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"Open Agriculture," a research project run out of MIT's Media Lab, stopped its work for good on April 30.
Last fall, former project staff alleged that lead researcher Caleb Harper had misrepresented the effectiveness of his signature technology. They also claimed that Harper and others had authorized the unlawful dumping of toxic wastewater into the ground at an MIT-owned research facility in Middleton.
At "OpenAg," as the project was known, Harper promised to bring farming into the digital age — by creating an "open-source ecosystem of technologies" for growing plants.
The most important parts of that ecosystem were so-called "food computers," hydroponic growing environments that were designed to produce an optimal blend of temperature, light and nutrition.
But last September, the Chronicle of Higher Education published reports from disillusioned former staff that plants frequently failed to thrive inside the demo "computers," and that Harper made misleading claims as he pitched the technology.
As part of its research, "OpenAg" maintained enormous "computers" inside modified shipping containers at the Bates Research and Engineering Center, a nuclear facility in Middleton.
But current and former staff who worked at Bates told WBUR and ProPublica that the project had knowingly dumped wastewater — including growing solution and cleaning fluid — directly into the ground via an injection well, even though the water's nitrogen content well exceeded the legal limits set by the state.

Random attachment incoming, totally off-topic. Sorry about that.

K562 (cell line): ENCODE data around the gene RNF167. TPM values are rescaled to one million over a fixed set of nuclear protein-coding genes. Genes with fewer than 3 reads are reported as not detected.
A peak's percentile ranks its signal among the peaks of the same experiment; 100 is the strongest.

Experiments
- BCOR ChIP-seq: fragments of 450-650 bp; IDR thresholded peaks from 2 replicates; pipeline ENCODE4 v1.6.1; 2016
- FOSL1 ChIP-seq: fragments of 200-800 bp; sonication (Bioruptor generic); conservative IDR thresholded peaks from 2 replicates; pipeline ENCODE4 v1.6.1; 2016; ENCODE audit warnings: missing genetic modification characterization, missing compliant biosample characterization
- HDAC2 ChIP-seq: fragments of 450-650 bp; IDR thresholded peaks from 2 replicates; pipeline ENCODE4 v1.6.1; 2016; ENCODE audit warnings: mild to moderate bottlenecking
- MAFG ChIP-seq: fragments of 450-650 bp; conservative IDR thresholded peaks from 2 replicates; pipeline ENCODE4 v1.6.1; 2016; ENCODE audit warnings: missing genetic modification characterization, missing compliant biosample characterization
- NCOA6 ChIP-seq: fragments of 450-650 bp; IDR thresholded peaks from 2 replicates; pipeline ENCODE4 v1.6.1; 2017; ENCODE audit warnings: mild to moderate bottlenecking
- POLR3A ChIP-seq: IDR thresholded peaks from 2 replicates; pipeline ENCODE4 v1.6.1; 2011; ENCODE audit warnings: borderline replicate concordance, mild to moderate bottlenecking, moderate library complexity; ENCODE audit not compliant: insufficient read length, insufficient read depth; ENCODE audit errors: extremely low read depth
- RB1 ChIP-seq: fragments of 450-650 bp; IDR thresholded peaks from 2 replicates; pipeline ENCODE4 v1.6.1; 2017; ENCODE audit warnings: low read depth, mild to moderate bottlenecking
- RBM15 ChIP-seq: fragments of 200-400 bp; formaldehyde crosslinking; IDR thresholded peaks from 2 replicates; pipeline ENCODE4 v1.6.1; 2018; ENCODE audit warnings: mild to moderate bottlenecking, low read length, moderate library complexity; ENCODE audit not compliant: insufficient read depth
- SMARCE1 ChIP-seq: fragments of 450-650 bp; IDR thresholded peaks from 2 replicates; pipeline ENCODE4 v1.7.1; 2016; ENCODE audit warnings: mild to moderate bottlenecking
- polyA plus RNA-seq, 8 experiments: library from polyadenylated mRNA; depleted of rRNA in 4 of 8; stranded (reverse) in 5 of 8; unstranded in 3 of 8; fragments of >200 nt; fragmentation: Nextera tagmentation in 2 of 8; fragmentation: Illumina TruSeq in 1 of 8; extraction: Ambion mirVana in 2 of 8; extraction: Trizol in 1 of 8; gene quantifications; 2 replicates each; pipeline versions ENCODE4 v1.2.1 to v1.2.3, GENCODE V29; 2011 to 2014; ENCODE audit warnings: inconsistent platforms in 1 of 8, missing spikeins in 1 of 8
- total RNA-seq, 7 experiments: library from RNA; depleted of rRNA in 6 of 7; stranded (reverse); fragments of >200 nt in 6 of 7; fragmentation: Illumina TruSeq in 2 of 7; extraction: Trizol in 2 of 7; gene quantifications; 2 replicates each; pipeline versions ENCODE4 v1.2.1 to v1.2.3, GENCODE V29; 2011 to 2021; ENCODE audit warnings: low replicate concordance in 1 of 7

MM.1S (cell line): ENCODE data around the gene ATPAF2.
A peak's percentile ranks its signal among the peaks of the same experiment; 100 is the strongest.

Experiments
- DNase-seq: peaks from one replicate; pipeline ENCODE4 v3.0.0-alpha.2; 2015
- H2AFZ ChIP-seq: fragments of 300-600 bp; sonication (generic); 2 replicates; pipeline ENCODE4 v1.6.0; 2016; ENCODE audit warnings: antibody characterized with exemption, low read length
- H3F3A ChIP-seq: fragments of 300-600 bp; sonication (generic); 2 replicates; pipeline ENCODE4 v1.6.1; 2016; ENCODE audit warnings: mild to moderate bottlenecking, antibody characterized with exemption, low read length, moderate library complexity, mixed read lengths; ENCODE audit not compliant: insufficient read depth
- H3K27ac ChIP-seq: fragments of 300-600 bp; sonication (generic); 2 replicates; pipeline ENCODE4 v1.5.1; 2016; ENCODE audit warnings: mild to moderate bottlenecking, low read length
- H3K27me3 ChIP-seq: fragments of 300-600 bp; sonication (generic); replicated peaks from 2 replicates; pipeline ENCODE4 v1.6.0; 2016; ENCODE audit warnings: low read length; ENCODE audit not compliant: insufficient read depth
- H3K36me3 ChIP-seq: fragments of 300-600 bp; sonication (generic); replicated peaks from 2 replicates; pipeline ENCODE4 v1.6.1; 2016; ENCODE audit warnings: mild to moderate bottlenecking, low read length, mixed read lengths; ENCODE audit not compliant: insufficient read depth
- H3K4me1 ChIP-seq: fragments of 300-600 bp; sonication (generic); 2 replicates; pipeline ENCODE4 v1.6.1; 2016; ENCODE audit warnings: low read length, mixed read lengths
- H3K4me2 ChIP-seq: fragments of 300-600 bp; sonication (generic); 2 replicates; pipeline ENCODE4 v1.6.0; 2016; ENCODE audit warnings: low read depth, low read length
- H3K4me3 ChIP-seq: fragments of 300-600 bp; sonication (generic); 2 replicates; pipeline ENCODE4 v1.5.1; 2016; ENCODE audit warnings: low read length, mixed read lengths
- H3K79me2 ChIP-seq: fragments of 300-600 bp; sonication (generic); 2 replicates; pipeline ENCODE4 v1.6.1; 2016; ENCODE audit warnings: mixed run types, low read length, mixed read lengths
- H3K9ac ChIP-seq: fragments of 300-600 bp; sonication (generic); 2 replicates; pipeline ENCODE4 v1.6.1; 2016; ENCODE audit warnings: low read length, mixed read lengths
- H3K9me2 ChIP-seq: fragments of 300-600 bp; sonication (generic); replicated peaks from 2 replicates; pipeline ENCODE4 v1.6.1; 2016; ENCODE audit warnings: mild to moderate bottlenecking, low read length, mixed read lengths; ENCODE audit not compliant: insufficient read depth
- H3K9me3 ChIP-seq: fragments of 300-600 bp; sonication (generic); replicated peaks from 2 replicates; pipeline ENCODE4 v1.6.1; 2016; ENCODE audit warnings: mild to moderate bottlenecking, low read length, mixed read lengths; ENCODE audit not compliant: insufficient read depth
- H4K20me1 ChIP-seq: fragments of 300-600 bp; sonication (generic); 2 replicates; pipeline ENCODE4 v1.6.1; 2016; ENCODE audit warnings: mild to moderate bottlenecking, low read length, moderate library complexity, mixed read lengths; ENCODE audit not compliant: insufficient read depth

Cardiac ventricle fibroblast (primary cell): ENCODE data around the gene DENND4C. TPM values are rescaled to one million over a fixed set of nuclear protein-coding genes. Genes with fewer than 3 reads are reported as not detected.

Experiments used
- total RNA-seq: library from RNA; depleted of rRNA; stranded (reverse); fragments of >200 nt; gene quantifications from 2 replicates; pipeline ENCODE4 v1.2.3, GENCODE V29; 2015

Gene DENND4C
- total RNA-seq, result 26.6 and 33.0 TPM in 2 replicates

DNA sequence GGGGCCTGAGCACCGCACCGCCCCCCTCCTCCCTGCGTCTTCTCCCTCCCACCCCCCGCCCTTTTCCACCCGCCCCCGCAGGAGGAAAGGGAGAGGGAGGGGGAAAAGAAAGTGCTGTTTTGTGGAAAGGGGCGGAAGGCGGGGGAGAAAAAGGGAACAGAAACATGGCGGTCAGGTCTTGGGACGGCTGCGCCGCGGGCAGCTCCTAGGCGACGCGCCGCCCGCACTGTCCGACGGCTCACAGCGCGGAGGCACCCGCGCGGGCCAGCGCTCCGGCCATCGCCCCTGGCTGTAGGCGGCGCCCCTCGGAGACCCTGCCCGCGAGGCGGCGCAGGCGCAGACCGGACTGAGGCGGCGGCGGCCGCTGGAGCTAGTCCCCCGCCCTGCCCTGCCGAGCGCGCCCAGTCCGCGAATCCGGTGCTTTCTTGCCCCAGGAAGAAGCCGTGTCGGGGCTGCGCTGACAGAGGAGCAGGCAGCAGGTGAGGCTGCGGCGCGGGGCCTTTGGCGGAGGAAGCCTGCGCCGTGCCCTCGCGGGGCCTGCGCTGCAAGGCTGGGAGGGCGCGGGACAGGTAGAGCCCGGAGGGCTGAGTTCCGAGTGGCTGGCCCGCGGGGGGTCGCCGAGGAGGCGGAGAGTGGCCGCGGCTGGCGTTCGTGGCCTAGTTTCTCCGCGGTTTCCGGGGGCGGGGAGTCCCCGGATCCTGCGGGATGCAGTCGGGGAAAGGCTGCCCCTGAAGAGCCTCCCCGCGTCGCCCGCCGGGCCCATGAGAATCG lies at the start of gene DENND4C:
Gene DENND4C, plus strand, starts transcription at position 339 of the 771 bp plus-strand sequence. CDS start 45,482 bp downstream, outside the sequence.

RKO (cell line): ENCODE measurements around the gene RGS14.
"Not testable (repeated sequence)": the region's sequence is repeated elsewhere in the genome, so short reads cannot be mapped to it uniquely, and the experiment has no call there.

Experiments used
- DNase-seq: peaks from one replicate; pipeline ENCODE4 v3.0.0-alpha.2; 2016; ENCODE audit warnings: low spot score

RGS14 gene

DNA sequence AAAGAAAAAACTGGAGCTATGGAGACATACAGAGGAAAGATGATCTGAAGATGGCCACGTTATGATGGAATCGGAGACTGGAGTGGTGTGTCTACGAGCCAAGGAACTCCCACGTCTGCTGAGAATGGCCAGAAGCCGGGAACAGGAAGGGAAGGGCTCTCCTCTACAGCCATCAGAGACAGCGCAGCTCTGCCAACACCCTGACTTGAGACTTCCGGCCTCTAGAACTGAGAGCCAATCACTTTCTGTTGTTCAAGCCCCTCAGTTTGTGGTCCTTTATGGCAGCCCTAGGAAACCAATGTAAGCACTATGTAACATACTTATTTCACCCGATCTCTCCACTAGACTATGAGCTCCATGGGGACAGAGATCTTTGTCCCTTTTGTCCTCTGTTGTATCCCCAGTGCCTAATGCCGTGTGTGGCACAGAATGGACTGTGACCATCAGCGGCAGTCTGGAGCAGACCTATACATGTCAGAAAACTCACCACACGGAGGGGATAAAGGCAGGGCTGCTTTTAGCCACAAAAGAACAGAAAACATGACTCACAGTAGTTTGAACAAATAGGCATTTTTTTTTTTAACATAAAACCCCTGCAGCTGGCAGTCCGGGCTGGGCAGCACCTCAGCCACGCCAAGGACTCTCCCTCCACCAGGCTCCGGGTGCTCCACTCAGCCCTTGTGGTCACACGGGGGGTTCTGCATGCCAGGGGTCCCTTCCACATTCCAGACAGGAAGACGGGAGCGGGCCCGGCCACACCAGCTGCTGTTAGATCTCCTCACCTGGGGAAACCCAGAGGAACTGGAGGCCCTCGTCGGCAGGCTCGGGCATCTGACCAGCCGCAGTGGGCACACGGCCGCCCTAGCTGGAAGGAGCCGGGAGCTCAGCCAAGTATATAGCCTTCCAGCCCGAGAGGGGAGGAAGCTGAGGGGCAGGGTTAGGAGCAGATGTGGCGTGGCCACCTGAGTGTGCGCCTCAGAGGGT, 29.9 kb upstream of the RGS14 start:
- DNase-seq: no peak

In response to that reporting, MIT officials put the project's work at Bates on hold, pending an internal review of the project.
That work never resumed. An FAQ page shared on the Bates website on Monday confirmed that on April 22, regulators with the Mass. Department of Environmental Protection fined MIT for $25,125 in response to "OpenAg's" dumping. As part of an agreement, MIT agreed to close the well in question.
MIT spokesperson Kimberly Allen said that the findings of an internal review on Harper's misconduct will remain confidential — but that Harper's "last day of employment with the Institute was April 30." The work of "OpenAg" ended with his departure.
Neither Harper nor state officials immediately responded to requests for comment.
This is a developing story.
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